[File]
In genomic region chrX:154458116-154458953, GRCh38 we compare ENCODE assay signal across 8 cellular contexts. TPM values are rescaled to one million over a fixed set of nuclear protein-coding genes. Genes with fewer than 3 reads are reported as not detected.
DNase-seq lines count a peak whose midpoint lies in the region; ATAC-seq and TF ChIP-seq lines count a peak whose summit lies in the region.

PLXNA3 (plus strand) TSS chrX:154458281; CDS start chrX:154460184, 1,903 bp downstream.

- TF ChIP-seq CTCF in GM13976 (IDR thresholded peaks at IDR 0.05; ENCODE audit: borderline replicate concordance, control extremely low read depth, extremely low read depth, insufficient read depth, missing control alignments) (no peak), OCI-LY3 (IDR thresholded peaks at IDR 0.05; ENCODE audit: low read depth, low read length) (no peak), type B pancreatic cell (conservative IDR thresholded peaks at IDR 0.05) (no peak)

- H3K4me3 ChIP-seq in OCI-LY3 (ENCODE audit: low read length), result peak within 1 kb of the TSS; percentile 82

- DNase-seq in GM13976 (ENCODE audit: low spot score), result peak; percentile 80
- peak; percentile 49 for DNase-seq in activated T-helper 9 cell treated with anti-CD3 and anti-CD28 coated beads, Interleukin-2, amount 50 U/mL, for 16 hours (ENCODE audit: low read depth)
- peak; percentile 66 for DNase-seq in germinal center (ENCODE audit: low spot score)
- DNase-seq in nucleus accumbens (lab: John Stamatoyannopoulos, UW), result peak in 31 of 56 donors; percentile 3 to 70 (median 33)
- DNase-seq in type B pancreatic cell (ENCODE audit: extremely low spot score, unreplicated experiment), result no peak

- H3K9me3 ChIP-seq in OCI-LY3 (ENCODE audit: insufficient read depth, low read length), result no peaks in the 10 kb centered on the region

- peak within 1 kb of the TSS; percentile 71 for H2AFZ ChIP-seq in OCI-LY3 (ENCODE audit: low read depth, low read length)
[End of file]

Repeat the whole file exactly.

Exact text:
In genomic region chrX:154458116-154458953, GRCh38 we compare ENCODE assay signal across 8 cellular contexts. TPM values are rescaled to one million over a fixed set of nuclear protein-coding genes. Genes with fewer than 3 reads are reported as not detected.
DNase-seq lines count a peak whose midpoint lies in the region; ATAC-seq and TF ChIP-seq lines count a peak whose summit lies in the region.

PLXNA3 (plus strand) TSS chrX:154458281; CDS start chrX:154460184, 1,903 bp downstream.

- TF ChIP-seq CTCF in GM13976 (IDR thresholded peaks at IDR 0.05; ENCODE audit: borderline replicate concordance, control extremely low read depth, extremely low read depth, insufficient read depth, missing control alignments) (no peak), OCI-LY3 (IDR thresholded peaks at IDR 0.05; ENCODE audit: low read depth, low read length) (no peak), type B pancreatic cell (conservative IDR thresholded peaks at IDR 0.05) (no peak)

- H3K4me3 ChIP-seq in OCI-LY3 (ENCODE audit: low read length), result peak within 1 kb of the TSS; percentile 82

- DNase-seq in GM13976 (ENCODE audit: low spot score), result peak; percentile 80
- peak; percentile 49 for DNase-seq in activated T-helper 9 cell treated with anti-CD3 and anti-CD28 coated beads, Interleukin-2, amount 50 U/mL, for 16 hours (ENCODE audit: low read depth)
- peak; percentile 66 for DNase-seq in germinal center (ENCODE audit: low spot score)
- DNase-seq in nucleus accumbens (lab: John Stamatoyannopoulos, UW), result peak in 31 of 56 donors; percentile 3 to 70 (median 33)
- DNase-seq in type B pancreatic cell (ENCODE audit: extremely low spot score, unreplicated experiment), result no peak

- H3K9me3 ChIP-seq in OCI-LY3 (ENCODE audit: insufficient read depth, low read length), result no peaks in the 10 kb centered on the region

- peak within 1 kb of the TSS; percentile 71 for H2AFZ ChIP-seq in OCI-LY3 (ENCODE audit: low read depth, low read length)